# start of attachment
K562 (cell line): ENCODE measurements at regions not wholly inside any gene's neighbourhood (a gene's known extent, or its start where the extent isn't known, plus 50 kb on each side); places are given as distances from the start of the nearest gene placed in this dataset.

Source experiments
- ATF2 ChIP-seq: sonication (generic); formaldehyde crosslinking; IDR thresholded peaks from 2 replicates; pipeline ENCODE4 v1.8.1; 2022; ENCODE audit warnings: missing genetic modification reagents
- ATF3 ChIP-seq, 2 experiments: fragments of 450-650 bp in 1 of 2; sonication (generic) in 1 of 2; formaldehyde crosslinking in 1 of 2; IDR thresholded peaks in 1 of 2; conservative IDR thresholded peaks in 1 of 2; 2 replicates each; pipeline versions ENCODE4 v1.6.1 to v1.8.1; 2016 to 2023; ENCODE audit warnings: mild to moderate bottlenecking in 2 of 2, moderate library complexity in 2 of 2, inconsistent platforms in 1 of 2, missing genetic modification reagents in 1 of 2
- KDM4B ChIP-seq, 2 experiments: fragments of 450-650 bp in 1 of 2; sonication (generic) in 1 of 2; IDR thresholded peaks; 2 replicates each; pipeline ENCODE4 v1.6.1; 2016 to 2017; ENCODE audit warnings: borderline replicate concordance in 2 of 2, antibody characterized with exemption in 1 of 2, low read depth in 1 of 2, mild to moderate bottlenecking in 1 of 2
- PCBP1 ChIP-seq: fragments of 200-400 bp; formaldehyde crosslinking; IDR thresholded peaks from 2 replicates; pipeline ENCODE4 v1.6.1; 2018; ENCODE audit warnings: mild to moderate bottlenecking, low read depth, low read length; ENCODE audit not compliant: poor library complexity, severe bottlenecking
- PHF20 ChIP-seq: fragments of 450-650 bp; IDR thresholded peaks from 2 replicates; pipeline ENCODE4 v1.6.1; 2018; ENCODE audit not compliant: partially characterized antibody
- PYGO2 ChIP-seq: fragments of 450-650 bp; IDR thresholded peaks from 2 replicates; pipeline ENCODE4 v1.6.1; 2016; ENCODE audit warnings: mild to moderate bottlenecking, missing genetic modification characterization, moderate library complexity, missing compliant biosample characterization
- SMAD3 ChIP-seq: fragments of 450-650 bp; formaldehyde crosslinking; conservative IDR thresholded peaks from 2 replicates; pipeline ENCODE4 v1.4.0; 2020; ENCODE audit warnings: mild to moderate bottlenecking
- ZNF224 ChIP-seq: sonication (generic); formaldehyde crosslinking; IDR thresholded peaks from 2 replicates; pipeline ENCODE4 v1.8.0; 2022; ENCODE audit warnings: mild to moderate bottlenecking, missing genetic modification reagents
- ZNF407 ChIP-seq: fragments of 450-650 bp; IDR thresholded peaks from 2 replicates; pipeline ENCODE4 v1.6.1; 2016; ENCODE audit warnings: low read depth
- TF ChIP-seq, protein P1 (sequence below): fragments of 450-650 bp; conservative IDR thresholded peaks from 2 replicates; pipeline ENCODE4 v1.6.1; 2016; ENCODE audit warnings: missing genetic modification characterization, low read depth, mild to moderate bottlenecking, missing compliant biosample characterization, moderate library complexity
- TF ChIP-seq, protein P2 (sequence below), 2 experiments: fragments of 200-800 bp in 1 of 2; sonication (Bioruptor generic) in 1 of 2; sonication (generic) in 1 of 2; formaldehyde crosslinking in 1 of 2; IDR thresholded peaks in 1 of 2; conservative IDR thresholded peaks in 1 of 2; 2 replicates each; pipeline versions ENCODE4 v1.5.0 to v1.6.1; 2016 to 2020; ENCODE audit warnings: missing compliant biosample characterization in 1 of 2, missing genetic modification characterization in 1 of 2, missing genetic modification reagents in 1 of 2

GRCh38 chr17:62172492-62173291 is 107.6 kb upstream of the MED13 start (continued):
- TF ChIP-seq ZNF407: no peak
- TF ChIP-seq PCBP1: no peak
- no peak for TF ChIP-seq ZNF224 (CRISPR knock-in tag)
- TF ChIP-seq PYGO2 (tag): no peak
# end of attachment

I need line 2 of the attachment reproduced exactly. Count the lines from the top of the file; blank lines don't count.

Source experiments